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frensclan


Latest posts by frensclan

When to sow

Posted: 11/02/2015 at 08:19

Thank you Buttercupdays and  Liriodendron. Actually this is home really as it is where I was brought up, but have spent most of my life down south or abroad.

I quite understand the up and down Buttercupdays. We go to stay with one of my daughters near Cardiff once a month and I swear the temperature gauge in the car visibly moves down 10'F as we track back up the M6! and the may is out so much earlier both here and in Essex where one of my sons lives.

Thank you for the advice. No near neighbours seem to grow veg, but the tip about the weeds is a good one and although I don't have a greenhouse have made a cold frame and have cloches and copious amounts of saved black plastic and bubble wrap; so will put to use.

I will be much more restrained this year and leave it at least 2-3 weeks and see how I get on. I was thinking of sowing things like beetroot in pots to get them going as I am on really thick and heavy clay so have raised beds . It is so bad that the fruit trees I planted when I first moved back actually "drowned"! (saved by putting in pots and also in raised beds till they get going).

When to sow

Posted: 10/02/2015 at 20:34

I moved back up to Carlisle in the North West 3 yrs. ago having lived in S W wales and the south of England for over 40yrs. I have been struggling with germination of my vegetable seeds since. For example I am used to getting my parsnip seeds in at the end of February and beetroot by the end of  March.

If anyone gardens up here could you please advise how much later than Monty's sowing times should I go for up here?

Cheaper alternative to raised bed

Posted: 10/02/2015 at 19:52

I garden on very heavy clay now so raised beds are a must. I used 6" boards and by the time I had double dug the beds the soil had raised itself up a couple of inches without the addition of bought in topsoil. Over the last 3 years It has gradually built up by the addition of homemade compost, the soil out of containers and grow bags and leaf mould. In another couple of years I will be having to think about replacing rather than filling!

I created my first raised beds over 40yrs ago by simply using the turf I took off the surface to make a low wall around the edge. This worked very well and over time the beds rose above this level and had slightly sloping sides. I eventually edged these with home woven willow edging that looked quite nice; but if I was doing it today would plant step over fruit to edge a bed thus creating something nice to look at and also productive.

I think the most important issue is to make the beds narrow enough to be able to reach the middle without treading on them. For me this would be no more than 4'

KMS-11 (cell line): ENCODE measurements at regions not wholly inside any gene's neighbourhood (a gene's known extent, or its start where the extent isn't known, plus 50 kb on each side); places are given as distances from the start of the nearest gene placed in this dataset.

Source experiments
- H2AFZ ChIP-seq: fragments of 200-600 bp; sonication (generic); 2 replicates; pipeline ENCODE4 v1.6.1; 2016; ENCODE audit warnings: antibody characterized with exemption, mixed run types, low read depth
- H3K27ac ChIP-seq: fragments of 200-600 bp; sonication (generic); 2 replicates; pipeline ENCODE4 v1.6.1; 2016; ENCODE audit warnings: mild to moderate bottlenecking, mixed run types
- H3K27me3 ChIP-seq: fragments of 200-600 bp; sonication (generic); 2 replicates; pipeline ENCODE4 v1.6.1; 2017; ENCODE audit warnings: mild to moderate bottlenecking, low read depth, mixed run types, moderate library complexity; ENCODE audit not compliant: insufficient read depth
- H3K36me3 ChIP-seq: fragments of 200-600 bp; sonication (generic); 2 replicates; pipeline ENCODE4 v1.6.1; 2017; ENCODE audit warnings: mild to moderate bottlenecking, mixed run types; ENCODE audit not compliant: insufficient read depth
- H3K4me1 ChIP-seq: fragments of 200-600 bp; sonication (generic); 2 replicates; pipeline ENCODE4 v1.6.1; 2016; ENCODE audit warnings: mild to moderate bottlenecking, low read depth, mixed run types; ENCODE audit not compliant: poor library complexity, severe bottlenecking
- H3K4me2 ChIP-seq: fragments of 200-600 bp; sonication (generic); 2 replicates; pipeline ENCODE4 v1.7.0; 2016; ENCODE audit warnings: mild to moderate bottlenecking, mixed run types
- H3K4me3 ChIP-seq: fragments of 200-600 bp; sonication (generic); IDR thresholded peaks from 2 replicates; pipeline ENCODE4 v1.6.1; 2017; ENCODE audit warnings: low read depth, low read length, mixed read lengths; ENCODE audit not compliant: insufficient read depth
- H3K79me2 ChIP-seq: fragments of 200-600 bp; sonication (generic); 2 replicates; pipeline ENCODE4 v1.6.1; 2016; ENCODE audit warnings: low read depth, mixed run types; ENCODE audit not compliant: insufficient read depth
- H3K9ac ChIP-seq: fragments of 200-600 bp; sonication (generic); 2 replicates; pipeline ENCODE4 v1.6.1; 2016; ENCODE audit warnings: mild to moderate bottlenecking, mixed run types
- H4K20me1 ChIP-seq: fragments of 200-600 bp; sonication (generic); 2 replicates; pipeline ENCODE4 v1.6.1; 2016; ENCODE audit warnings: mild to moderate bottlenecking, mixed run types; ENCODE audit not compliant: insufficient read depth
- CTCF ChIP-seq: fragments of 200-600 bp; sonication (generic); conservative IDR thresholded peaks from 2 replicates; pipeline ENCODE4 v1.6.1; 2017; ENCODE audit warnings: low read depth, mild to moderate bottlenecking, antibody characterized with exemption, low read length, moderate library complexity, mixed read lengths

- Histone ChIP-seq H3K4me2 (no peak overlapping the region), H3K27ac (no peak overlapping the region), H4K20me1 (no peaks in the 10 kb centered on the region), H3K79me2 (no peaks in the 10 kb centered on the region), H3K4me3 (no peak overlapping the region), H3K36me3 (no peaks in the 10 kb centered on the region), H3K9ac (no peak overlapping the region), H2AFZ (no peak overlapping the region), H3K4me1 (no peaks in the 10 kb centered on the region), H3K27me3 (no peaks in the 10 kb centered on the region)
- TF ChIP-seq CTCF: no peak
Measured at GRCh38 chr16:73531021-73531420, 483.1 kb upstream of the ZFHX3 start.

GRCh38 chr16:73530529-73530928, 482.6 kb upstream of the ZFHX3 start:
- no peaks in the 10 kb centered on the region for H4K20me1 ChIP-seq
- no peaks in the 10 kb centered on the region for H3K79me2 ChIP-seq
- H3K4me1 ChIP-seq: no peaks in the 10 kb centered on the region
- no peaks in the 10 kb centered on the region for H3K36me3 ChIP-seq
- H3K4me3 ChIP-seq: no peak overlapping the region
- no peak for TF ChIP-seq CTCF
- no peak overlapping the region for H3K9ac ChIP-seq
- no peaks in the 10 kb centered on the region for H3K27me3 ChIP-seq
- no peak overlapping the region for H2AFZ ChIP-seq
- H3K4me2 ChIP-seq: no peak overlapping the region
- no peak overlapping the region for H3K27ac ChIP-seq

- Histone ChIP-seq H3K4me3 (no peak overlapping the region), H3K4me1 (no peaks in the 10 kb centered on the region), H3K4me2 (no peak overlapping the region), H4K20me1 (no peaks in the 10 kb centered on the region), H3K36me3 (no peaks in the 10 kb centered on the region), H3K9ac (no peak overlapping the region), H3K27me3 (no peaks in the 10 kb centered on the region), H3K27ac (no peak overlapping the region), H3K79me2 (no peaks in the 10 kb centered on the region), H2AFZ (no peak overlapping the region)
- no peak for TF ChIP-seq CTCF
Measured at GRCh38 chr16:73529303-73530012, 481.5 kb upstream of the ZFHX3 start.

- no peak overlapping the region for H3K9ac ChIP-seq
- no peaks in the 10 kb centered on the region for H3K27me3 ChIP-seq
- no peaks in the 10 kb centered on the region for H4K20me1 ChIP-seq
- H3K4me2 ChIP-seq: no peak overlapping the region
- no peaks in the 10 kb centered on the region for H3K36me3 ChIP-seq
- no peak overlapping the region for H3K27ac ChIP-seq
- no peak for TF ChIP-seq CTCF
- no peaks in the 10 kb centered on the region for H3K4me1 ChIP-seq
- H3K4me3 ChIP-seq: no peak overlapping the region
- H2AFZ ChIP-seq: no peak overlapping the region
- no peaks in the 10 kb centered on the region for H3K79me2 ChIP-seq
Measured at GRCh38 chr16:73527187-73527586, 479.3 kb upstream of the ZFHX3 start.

Small pond

Posted: 15/11/2014 at 08:09

http://www.gardenersworld.com/forum/wildlife-gardening/even-a-micro-pond-helps/492197.html

not sure if this link will work Salino but this is the post I was mentioning.

Small pond

Posted: 14/11/2014 at 19:48

I recently saw a thread where someone had simply sunk an old plastic washing up bowl into the ground and then planted a few smaller marginal plants  in it. Within a couple of months they had posted a picture of a frog enjoying the water and the plant life  So I guess no bit of water is too small to enhance your garden.

Price watch

Posted: 11/10/2014 at 15:24

Yes I have had good success with plants from Aldi. Clematis and roses are particularly good.

Are these damsons or sloes please?

Posted: 16/09/2014 at 09:09

I always notice in the spring where the blackthorn is because it is one of the first trees to flower a lovely white froth of flowers on bare branches. That is the only way I could differentiate them from hawthorn until the fruits form of course . So if it is in an area you are familiar with look out for it next year. When you have been foraging for a while you get to know where things are of course. I am fortunate in that my dad taught me all I know and I am still visiting the same sites I went to with him as a child

Are these damsons or sloes please?

Posted: 15/09/2014 at 08:07

I have been looking up Buckthorn our of interest and found this site. http://www.botanical.com/botanical/mgmh/b/buckth80.html#com.

Don't know if it is of help but found it interesting to browse through? plus another good site I found is 

http://www.countrylovers.co.uk/wfs/wfsberries.htm

Many sites feature warnings about the risk to animals if they ingest part of the plant of Alder Buckthorn and some American sites warn of a risk to people but as far as I can see the habit of these bushes is quite distinct.

 

Are these damsons or sloes please?

Posted: 14/09/2014 at 19:01

Hi, the fruit you have is as I said the wild damson and great for using as are the fruit of the blackthorn ; the sloe. only the thorns to be careful of. Obviously as the tree you picked from had no thorns this confirms you have damsons  Good wine/gin/pudding making.

Are these damsons or sloes please?

Posted: 14/09/2014 at 14:05

I seem to be replying to two different threads with the same lead but as I replied to the other one these are sloes and perfectly good for great sloe gin and wines etc. I think you  might be thinking of the thorns re caution as this is the blackthorn tree/bush and the thorns are poisonous if you get one in your skin.

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